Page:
′Party like a Russian′ | Europe| News and current affairs from around the continent | DW | 04.10.2016
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'Party like a Russian'

Popular culture meets Prokofiev in singer Robbie Williams’ latest song, "Party like a Russian." Fiona Clark looks at just how close to the bone the song cuts.

It's a good thing perhaps that only about 3 percent of the Russian population can speak English, because if more could they might have understood the lyrics of UK singer-songwriter, Robbie Williams' latest work.

Although Williams told the press he had watered down his original lyrics to reduce offence to the Russian people, those that made the final cut take a pretty strong aim right at the top of the Russian leadership and those that surround it.

"It takes a certain kind of man with a certain reputation

To alleviate the cash from a whole entire nation

Take my loose change and build my own space station

(Just because you can, man)

Ain't no refutin' or disputin' - I'm a modern Rasputin"

No prizes for guessing who he's referring to there.

The backdrop to the lyrics are fragments of Prokofiev's "Dance of the Knights" which he wrote for the ballet of Shakespeare's Romeo and Juliet in the 1930's. I'm not sure how much Williams knows about his choice but according to one classical music analyst, Karen Bennett from the University of Lisbon, it's a dramatic piece depicting the anger and aggression of the Capulet family. She says the drums and brass instruments are used in a military style that is designed to "intimidate the enemy." 

It certainly is a powerful piece that matches the subject matter. The Russian press reported on the launch of the video stating Williams had incorporated sections of Prokofiev's work, but beyond that little was said about the content of the song which goes on to say:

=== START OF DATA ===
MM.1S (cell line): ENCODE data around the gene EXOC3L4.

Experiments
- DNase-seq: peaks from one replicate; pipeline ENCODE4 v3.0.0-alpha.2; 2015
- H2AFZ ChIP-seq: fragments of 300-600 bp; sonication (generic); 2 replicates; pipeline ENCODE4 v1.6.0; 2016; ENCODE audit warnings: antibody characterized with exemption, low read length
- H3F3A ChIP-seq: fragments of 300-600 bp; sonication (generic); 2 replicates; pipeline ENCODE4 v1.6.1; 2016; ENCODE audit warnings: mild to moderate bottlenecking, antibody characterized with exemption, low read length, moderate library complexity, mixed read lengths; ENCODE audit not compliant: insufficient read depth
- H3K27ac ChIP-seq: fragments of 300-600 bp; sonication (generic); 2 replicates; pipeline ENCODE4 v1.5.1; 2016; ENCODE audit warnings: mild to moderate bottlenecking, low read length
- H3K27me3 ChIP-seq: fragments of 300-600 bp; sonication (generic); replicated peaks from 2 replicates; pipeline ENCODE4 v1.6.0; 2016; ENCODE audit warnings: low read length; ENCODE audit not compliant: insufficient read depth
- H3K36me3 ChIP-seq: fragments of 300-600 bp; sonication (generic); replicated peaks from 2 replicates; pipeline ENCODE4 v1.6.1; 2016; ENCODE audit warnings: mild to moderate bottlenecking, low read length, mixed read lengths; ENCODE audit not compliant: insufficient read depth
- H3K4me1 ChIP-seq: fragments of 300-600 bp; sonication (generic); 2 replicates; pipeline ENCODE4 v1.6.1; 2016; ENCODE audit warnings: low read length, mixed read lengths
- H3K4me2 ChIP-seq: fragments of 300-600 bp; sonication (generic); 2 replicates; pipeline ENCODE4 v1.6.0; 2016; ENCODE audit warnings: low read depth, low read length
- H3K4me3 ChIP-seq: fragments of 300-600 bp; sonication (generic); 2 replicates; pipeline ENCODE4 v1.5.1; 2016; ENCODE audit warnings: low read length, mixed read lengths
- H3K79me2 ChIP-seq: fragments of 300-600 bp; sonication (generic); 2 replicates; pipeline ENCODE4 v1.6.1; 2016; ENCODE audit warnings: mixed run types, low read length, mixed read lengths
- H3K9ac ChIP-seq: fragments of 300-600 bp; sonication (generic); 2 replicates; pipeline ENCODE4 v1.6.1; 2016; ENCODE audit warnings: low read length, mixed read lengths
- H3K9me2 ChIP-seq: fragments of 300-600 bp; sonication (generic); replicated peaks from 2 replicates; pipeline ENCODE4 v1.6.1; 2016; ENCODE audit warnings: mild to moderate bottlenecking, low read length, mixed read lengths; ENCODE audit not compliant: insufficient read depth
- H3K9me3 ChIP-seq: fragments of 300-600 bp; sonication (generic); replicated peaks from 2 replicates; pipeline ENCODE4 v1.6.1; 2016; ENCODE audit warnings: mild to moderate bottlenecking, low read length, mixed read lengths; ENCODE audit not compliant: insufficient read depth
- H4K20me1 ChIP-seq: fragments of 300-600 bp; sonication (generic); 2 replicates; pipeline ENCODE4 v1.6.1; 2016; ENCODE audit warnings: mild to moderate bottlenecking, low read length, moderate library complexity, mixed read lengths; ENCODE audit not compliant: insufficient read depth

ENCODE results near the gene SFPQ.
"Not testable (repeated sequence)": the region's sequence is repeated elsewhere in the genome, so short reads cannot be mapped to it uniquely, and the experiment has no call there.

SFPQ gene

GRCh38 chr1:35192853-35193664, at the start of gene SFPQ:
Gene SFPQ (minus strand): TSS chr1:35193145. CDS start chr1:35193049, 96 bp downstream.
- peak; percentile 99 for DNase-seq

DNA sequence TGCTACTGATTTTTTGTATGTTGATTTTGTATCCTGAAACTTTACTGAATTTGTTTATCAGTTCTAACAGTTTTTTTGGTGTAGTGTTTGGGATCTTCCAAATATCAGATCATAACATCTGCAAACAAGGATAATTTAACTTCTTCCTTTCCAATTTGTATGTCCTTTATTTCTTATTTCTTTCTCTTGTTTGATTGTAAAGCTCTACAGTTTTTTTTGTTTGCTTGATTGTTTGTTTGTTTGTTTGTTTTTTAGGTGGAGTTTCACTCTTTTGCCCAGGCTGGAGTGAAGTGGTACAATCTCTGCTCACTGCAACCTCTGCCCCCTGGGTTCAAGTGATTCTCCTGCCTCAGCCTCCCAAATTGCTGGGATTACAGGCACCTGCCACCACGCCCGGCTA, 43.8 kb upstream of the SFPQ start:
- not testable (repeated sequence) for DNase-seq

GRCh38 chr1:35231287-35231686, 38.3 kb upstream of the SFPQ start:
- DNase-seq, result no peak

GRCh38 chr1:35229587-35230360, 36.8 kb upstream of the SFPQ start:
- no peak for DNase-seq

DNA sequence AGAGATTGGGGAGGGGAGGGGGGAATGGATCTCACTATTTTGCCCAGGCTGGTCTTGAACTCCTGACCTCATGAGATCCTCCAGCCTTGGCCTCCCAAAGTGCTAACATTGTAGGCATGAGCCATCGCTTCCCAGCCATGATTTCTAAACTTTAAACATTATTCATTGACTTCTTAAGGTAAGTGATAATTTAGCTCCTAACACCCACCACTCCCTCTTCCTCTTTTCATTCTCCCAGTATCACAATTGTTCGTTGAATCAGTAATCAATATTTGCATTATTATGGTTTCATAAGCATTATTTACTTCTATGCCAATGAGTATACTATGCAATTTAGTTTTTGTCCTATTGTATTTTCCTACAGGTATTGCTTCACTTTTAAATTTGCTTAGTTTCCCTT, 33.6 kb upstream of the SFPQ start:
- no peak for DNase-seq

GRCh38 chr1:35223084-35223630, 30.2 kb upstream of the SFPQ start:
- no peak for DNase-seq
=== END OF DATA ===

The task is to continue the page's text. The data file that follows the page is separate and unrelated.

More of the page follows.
"I put a bank inside a car, inside a plane, inside a boat

It takes half the western world just to keep my ship afloat

And I never ever smile unless I've something to promote

I just won't emote


Money put to good use

While it's impossible to know exactly how much money has been drained out of Russia over the last few years, Deutsche Bank said in 2015 that about $1.5 billion (1.3 billion euros) in cash every month was coming into the UK without being recorded by banks or any other official statistics. Around half of that, the bank said, came from Russia.

Russland Dmitry Medwedew (picture-alliance/dpa/D. Astakhov/Government Press)

Not one to shun the limelight

But what doesn't find a home in the UK or other offshore facilities seems to go to good use in Russia as the opposition figure and lawyer, Alexie Navalny has documented. He recently sent a drone up over the six-meter high fence surrounding Russian Prime Minister Dmitry Medvedev's country house - or Dacha - which revealed an 80-hectare estate on the banks of the Volga River, complete with ski lifts, cascading pools that lead to an indoor pool house, two helipads, a hotel for staff and a mansion built in the 1700's and renovated to the tune of $482 million. The dacha is owned by a foundation called 'Dar' which is closely associated to Medvedev's wife and a former classmate, according to Navalny, who, while under house arrest, investigates the business and financial affairs of Russian public figures. The funds for its renovation, he says, also came from Dar.

As Navalny notes the salubrious surroundings must have provided Medvedev with the thinking space to come up with his famous line to starving pensioners who quizzed him about when the government might raise their stipend: "there is no money … but you hang in there."

Watch video 02:45

Russians struggle in faltering economy

And Medvedev isn't the only one with a luxurious thinking space. According to Yachtharbour.com six of the top 25 multi-million dollar yachts are owned by Russian billionaires and the list goes on as the price tag descends.

Williams, who was recently paid £1.6 million (1.8 million euros) to perform at the marriage of a Russian oligarch's daughter, has first-hand experience of the lavish lifestyle of the super-rich Russians. So perhaps his choice of Prokofiev was intended to pick up on what musical analysts say is the foreboding nature of the "Dance of the Knights."

Bennett notes that Prokofiev uses fragments of this piece later in the ballet in a more tense and "hysterical" manner that signals the splintering of the family and the tragic ending that is about to unfold.

Maybe Williams knows no party can go on forever, even if the characters he alludes to are oblivious to it.

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